Things have been a little hectic over at the Xavier household with the new addition to the family – Bjorn, a stray from our neighbourhood who just wouldn’t leave our property to the point where we eventually took him in.
The little fella’s come with his own set of problems, from vomiting issues to ridiculously dreadlocked hair (and a few pretty darn tangled mats left over after the vet shaved him). He’s been adjusting ridiculously well to life indoors, and most of the issues have resolved themselves, or at least made significant headway. The one thing I really still want is for Avery, our previously only-child cat, to be a lot more comfortable with Bjorn’s presence in the house.
The two have certainly made a lot of headway in terms of the squabbles between them dying down, but when Avery’s particularly moody – say, right before he gets fed – he often takes out his agitation on Bjorn, leading me to sometimes separate them. I keep them completely separate by placing Bjorn in his fully decked out room whenever we leave the house for prolonged periods of time, but luckily Thomas and I work from home, so they get plenty of monitored interaction time, which again, I definitely think has helped them make progress toward accepting one another.
I’ll go over all the things I’ve done to try to foster some positive energy between the two (one of which includes decking out a cat room for the two to spend time together in), but one main thing I found has helped is to place a lot of hiding places for kitties in the spots their fights tend to frequent. I feel like having enough of these mini-territories for each cat to spread out and stake claim to are great, but they don’t prevent fights altogether by any means, which is why I’ve also found it important to have “escape routes” with any cat house/condo I’ve created for these two cats with cardboard. This means two doors – at least – in every single cardboard house.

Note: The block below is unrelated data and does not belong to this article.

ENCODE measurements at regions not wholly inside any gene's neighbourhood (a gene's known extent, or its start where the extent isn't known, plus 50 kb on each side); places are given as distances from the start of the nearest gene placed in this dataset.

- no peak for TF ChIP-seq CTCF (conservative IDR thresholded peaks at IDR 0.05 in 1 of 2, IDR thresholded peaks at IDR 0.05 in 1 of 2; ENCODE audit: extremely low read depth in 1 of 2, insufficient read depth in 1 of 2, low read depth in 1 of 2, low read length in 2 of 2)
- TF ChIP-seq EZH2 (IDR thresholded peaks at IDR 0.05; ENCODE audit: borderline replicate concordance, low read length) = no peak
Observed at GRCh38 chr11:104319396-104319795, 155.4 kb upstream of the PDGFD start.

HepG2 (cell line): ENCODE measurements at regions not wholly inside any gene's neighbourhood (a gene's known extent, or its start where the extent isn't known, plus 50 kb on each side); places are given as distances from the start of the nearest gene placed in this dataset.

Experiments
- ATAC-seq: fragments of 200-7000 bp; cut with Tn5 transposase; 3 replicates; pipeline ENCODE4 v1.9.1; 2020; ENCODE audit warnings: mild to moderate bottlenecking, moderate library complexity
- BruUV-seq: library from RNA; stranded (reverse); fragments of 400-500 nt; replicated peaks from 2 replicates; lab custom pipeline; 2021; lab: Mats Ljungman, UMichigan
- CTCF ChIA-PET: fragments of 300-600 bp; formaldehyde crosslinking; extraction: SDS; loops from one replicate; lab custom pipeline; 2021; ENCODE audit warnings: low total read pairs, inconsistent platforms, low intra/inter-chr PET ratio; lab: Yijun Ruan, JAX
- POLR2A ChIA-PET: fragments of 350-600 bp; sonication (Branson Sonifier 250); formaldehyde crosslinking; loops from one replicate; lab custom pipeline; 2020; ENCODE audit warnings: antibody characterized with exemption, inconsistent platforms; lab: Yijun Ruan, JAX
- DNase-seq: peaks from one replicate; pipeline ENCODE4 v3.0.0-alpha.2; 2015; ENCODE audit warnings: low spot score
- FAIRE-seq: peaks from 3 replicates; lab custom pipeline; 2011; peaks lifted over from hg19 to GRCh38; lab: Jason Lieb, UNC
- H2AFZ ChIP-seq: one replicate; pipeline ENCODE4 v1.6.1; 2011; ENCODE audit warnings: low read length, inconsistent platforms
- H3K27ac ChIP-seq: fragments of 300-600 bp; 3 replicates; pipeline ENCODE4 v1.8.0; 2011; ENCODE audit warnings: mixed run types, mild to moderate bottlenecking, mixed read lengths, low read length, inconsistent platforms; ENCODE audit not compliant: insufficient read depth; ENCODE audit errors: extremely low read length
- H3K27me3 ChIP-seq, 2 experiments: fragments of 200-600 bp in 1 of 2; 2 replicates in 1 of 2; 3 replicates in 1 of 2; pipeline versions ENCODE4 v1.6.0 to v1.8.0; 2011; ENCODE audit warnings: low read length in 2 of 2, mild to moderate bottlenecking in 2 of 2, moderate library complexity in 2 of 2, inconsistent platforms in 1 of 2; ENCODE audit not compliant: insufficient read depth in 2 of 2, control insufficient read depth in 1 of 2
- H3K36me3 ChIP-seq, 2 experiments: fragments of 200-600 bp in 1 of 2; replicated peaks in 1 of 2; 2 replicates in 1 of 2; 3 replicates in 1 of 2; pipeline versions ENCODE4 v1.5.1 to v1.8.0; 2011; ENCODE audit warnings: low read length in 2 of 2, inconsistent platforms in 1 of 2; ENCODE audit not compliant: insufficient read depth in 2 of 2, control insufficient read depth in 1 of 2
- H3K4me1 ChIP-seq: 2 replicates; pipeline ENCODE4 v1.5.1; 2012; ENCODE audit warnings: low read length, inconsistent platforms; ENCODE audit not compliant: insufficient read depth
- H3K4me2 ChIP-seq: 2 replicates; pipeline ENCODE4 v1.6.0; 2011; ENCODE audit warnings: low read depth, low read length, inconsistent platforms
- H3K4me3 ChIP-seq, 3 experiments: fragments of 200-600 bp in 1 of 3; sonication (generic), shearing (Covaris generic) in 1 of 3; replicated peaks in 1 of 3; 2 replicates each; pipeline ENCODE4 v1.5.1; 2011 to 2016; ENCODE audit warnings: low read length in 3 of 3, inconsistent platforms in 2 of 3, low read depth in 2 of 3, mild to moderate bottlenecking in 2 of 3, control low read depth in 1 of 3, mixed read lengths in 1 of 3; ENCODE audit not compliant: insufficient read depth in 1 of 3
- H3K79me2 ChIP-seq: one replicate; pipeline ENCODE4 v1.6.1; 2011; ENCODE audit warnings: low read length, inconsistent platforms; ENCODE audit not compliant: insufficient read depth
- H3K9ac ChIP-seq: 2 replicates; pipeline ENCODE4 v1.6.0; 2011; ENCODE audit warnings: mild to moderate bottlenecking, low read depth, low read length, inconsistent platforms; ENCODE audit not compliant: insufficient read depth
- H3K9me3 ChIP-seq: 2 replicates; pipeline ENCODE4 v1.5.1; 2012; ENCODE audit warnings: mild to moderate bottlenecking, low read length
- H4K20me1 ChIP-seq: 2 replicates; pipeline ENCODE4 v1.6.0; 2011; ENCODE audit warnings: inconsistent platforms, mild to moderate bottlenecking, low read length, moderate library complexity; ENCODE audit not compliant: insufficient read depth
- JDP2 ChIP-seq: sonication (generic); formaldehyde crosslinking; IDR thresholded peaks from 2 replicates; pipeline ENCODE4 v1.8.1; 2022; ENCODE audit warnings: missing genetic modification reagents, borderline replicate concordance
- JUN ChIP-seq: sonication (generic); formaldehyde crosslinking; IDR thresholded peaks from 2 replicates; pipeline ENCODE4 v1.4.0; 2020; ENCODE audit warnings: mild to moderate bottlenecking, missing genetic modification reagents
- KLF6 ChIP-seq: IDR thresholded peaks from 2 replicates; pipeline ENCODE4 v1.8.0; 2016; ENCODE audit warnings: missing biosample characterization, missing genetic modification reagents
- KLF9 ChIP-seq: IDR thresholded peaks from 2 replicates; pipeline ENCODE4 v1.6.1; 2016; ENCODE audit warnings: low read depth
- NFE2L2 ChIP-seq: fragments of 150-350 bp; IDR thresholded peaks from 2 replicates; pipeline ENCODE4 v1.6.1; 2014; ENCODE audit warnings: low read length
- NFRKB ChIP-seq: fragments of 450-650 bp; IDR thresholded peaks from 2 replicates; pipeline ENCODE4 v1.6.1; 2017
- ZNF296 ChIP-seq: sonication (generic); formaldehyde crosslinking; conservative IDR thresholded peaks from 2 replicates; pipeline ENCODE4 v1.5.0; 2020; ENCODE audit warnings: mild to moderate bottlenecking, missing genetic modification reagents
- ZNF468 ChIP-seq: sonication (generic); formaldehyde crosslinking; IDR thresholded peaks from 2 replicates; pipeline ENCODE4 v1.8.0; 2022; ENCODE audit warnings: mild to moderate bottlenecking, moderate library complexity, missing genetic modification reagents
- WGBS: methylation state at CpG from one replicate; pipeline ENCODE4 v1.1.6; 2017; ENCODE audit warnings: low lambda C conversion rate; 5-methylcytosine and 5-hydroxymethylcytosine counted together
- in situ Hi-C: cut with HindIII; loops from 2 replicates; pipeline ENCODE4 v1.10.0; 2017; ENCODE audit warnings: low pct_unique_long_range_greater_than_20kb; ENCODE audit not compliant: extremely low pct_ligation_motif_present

I’ve got a bunch of these spread in the areas of the house the cats frequent and am planning to make a slew more as they get thrown up in by Bjorn (infrequently now, but still may) or peed in (sadly happened in my favourite cat condo for the two, since Bjorn associates cardboard boxes with litter boxes a little and will at times pee in one – again – really infrequently).
Here’s a sample of Avery sitting in one of my cat condos for the two fellas, this one upstairs in the hallway –
My formula for creating multi-cat condos for cats that sometimes squabble is as follows:
- Cut out your first door. This door can go on any side of the box, though if the side of the box is large enough to fit a door + plenty of extra “blank” space, the door should be positioned off to the side (left or right), rather than the middle. The door itself needs to be big enough for the cat, plus considerable wiggle room.
- Once you’ve got door #1 cut out:
If you positioned your first door on the left, shift your box once to the right and cut out another door on this side; position the second door on the right of this side.